Kentucky Power admitted in a Kentucky Public Service Commission filing recently that it overcharged its customers by $3.2 million in January and that the amount would be returned to customers in March via a reduction in the company’s fuel adjustment clause in March.
The letter was sent by Brian K. West, Kentucky Power’s vice president of regulatory and finance, in connection with regular filings it is required to make regarding its Fuel Adjustment Clause, which is intended to allow the company to recoup costs connected to fluctuating costs of fuel and power.
According to the letter, the overcharge, referred to in the letter as an “over-recovery,” resulted from a higher-than-normal Fuel Adjustment Clause factor caused by high fuel costs and higher-than-estimated usage.
In response, West wrote in the letter, the company will reduce its March Fuel Adjustment Clause factor by 72 percent from $0.00762/kWh to $0.00213/kWh, which is 94 percent less than the January factor of $0.03556/kWh.
“The fuel system set up in Kentucky allows any unexpected over-recovery to be returned to customers quickly in the form of an offset in the going forward fuel factor,” West wrote in the letter.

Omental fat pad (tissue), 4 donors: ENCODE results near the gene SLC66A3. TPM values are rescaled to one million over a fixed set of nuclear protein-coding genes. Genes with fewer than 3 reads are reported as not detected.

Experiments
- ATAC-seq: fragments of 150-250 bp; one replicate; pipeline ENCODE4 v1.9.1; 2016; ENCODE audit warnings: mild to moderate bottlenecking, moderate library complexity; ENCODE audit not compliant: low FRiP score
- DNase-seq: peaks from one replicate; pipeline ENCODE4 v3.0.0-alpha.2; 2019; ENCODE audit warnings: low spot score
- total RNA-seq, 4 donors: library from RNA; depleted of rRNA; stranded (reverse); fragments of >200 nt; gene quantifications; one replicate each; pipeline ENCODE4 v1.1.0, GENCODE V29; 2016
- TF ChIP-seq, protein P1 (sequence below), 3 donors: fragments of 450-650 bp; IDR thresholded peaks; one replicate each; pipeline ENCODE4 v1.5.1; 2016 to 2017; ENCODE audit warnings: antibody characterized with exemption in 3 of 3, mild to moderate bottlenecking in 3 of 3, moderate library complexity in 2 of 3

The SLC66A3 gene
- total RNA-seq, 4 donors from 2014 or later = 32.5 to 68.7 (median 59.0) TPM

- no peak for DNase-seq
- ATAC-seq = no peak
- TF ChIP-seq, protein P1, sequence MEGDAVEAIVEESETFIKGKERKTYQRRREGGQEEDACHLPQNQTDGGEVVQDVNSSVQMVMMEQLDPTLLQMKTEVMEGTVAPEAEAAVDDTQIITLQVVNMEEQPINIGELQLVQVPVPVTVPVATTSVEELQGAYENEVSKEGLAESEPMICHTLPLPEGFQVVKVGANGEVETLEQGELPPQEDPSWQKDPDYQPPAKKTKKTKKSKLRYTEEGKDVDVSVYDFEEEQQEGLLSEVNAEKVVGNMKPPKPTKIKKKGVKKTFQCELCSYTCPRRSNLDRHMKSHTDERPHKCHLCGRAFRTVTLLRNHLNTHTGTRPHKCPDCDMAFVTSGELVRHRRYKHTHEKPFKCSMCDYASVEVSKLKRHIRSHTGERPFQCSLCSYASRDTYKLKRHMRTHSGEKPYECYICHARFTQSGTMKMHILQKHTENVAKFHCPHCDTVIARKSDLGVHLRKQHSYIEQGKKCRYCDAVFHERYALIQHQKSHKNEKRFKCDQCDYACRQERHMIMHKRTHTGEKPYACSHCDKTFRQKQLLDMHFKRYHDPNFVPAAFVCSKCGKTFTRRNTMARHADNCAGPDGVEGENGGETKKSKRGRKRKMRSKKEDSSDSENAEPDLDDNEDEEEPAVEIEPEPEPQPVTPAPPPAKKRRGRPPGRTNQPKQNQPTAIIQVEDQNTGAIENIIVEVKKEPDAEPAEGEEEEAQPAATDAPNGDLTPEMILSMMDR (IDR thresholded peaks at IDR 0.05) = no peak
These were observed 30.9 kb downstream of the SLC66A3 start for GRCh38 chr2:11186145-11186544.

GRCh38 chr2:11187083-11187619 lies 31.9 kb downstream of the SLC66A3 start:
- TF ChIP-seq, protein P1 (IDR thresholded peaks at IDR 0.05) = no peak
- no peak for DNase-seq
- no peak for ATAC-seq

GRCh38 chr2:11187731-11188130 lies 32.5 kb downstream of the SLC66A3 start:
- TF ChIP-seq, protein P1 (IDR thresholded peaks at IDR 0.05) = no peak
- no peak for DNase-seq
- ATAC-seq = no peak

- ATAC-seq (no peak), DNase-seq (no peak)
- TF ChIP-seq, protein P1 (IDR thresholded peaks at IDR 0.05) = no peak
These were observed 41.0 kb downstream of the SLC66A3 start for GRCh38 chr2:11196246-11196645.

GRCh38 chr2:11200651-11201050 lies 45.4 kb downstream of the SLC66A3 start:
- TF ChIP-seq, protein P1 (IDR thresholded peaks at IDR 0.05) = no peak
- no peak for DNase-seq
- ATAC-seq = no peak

Further, West wrote, the company “recognizes the burden” that fuel clause volatility can impose on its customers and proposes the following actions:
• To immediately notify the PSC of any abnormal change in the Fuel Adjustment Clause factor;
• In the event there is an abnormal increase, the company proposes to spread the increase out over a period of months in order to lessen the immediate burden on customers; and
• Undertake a review of changes in the calculation methodology to reduce monthly volatility in its calculated Fuel Adjustment Clause.